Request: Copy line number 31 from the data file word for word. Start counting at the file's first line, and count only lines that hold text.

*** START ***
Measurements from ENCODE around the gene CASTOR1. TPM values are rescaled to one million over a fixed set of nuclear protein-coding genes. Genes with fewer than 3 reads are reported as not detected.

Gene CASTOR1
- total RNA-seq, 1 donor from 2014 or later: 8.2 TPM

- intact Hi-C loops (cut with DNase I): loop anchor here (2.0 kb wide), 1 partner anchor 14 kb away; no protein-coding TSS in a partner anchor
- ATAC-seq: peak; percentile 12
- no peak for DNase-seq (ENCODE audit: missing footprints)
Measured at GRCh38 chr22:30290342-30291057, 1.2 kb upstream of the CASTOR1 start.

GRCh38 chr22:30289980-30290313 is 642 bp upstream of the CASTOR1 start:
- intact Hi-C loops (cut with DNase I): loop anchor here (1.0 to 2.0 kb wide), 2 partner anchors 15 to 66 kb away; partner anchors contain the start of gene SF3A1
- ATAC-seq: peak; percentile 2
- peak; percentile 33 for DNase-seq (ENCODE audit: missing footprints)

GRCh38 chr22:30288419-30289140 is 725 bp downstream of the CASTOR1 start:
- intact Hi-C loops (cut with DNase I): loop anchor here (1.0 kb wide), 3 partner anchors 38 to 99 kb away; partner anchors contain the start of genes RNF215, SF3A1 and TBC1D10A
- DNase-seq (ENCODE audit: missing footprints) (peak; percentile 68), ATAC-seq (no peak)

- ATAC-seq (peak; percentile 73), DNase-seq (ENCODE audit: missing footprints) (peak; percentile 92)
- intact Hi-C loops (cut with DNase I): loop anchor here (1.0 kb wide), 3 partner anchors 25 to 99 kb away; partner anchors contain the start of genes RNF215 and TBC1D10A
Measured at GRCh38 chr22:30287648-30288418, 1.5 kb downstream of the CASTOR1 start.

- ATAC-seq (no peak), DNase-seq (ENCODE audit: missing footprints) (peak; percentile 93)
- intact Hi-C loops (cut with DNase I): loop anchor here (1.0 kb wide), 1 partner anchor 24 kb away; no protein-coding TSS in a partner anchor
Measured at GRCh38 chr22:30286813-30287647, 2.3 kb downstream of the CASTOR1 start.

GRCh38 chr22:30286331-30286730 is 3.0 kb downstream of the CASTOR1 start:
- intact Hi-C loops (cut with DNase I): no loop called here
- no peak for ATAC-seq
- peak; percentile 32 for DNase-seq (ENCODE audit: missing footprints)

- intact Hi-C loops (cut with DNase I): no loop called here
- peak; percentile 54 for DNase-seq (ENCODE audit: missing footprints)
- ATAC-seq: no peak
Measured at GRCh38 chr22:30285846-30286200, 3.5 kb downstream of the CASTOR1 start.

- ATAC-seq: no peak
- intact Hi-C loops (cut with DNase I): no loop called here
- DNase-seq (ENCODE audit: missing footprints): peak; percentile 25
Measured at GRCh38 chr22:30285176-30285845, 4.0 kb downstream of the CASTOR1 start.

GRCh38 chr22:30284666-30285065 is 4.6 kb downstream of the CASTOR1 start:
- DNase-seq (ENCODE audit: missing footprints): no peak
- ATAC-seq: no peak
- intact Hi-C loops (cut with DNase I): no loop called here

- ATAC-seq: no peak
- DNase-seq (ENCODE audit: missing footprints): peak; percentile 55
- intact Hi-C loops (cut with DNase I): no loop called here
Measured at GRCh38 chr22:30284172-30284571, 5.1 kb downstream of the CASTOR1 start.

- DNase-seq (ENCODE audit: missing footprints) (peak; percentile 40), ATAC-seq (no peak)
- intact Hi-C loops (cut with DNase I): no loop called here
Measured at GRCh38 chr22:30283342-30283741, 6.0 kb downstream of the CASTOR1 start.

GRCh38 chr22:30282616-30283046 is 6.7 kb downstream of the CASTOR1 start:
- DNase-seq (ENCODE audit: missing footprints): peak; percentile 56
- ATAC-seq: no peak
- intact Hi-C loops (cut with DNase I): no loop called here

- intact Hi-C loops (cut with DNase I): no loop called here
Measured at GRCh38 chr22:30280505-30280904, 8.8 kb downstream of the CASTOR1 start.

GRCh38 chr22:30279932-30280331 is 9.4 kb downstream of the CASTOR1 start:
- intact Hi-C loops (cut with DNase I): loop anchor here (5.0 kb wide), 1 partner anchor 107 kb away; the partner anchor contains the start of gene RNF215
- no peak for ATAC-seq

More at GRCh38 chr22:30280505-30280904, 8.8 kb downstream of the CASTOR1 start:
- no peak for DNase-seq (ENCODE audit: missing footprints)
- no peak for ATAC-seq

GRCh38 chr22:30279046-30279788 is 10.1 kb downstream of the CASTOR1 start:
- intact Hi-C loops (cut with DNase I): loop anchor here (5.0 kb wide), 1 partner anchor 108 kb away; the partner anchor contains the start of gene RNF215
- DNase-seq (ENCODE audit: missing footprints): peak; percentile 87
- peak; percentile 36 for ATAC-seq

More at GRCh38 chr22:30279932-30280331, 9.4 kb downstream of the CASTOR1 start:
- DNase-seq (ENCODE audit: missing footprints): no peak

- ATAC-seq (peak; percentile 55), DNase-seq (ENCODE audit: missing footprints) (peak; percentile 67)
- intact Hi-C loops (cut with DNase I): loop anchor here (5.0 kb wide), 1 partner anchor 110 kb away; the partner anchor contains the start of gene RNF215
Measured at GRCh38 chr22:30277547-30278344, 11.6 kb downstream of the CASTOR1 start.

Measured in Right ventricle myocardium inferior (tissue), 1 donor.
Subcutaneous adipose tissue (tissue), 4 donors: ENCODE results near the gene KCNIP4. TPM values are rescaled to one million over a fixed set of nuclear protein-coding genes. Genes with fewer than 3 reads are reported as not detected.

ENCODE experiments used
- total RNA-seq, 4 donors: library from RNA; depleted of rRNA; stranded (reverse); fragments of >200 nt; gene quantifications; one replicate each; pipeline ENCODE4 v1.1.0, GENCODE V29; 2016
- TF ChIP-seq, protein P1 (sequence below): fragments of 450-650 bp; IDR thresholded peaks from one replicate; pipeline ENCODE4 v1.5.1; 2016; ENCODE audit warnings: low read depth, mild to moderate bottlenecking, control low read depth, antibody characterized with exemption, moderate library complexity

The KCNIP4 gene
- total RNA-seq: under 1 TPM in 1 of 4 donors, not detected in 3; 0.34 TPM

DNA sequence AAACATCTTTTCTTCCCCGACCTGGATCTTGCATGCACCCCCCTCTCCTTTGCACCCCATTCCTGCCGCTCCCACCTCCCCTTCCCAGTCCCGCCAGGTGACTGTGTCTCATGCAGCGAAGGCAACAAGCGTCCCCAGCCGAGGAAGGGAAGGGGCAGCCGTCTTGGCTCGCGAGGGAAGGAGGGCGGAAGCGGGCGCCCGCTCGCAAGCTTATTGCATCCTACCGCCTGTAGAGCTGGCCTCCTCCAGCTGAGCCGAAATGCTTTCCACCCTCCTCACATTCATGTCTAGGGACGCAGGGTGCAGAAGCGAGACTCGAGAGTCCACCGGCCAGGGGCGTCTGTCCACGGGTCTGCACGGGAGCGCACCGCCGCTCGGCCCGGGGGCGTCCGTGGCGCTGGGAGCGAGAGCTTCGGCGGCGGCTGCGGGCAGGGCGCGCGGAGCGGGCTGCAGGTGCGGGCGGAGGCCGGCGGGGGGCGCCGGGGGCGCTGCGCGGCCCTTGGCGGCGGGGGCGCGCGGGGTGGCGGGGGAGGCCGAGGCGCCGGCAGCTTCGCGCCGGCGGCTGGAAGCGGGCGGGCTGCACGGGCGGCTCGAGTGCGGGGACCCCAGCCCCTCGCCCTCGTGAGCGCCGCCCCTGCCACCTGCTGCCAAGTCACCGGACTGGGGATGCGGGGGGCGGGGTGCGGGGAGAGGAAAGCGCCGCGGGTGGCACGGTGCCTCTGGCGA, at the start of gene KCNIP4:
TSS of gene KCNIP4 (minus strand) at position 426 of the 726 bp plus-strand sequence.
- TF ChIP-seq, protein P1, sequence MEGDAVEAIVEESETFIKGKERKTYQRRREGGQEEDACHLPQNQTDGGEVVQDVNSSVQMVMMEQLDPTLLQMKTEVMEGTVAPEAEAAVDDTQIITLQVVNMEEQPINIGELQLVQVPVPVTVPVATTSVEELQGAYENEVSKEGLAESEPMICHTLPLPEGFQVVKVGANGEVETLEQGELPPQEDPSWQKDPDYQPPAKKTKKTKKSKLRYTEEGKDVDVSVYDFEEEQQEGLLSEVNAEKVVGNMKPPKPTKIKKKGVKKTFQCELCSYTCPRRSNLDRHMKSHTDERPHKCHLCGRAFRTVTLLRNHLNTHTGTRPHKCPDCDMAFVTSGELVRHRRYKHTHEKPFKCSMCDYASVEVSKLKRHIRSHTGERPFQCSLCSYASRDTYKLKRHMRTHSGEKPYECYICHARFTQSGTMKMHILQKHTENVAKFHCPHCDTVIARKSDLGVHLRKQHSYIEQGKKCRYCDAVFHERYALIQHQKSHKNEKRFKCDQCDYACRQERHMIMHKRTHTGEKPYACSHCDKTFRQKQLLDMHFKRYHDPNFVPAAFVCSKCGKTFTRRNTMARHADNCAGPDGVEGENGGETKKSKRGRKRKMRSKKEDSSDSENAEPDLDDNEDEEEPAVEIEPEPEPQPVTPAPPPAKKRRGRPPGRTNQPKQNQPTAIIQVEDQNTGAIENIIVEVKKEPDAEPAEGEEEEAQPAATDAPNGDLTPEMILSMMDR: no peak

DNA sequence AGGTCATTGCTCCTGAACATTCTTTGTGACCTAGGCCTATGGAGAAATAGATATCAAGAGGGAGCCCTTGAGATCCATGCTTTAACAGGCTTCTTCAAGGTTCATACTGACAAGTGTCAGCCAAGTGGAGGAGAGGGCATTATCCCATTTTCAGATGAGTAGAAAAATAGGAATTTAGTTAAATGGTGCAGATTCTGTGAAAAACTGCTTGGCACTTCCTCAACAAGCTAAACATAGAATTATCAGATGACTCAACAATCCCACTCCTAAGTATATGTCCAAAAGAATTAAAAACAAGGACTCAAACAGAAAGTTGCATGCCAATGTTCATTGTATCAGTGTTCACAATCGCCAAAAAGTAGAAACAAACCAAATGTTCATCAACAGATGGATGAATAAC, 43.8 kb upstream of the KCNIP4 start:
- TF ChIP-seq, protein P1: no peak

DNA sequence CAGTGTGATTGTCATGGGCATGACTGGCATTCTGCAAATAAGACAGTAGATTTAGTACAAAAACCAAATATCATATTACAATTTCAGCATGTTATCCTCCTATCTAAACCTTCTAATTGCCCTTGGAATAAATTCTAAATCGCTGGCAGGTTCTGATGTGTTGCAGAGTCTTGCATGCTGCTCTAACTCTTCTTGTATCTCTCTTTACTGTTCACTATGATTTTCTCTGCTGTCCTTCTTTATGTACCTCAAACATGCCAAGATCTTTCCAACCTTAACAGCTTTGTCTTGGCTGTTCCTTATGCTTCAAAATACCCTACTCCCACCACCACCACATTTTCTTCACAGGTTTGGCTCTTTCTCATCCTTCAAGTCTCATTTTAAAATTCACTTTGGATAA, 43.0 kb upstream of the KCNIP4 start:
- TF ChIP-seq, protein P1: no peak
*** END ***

- DNase-seq (ENCODE audit: missing footprints): peak; percentile 25